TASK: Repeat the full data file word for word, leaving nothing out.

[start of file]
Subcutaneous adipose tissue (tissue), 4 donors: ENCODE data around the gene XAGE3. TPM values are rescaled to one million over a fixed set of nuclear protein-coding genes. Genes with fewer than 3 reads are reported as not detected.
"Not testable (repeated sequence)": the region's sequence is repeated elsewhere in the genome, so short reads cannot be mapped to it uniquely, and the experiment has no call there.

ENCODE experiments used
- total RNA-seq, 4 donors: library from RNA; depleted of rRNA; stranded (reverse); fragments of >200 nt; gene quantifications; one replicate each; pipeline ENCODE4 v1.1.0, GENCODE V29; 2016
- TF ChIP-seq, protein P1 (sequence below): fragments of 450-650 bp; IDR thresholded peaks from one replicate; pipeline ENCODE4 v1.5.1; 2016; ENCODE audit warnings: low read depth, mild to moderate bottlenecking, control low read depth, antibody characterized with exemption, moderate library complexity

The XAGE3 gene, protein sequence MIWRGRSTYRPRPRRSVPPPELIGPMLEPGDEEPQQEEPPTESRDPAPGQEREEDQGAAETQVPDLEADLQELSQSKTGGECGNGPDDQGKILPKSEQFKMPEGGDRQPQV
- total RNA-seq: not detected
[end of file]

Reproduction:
Subcutaneous adipose tissue (tissue), 4 donors: ENCODE data around the gene XAGE3. TPM values are rescaled to one million over a fixed set of nuclear protein-coding genes. Genes with fewer than 3 reads are reported as not detected.
"Not testable (repeated sequence)": the region's sequence is repeated elsewhere in the genome, so short reads cannot be mapped to it uniquely, and the experiment has no call there.

ENCODE experiments used
- total RNA-seq, 4 donors: library from RNA; depleted of rRNA; stranded (reverse); fragments of >200 nt; gene quantifications; one replicate each; pipeline ENCODE4 v1.1.0, GENCODE V29; 2016
- TF ChIP-seq, protein P1 (sequence below): fragments of 450-650 bp; IDR thresholded peaks from one replicate; pipeline ENCODE4 v1.5.1; 2016; ENCODE audit warnings: low read depth, mild to moderate bottlenecking, control low read depth, antibody characterized with exemption, moderate library complexity

The XAGE3 gene, protein sequence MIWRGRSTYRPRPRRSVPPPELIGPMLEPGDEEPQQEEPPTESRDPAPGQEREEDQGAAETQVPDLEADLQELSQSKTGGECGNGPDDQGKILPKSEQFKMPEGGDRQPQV
- total RNA-seq: not detected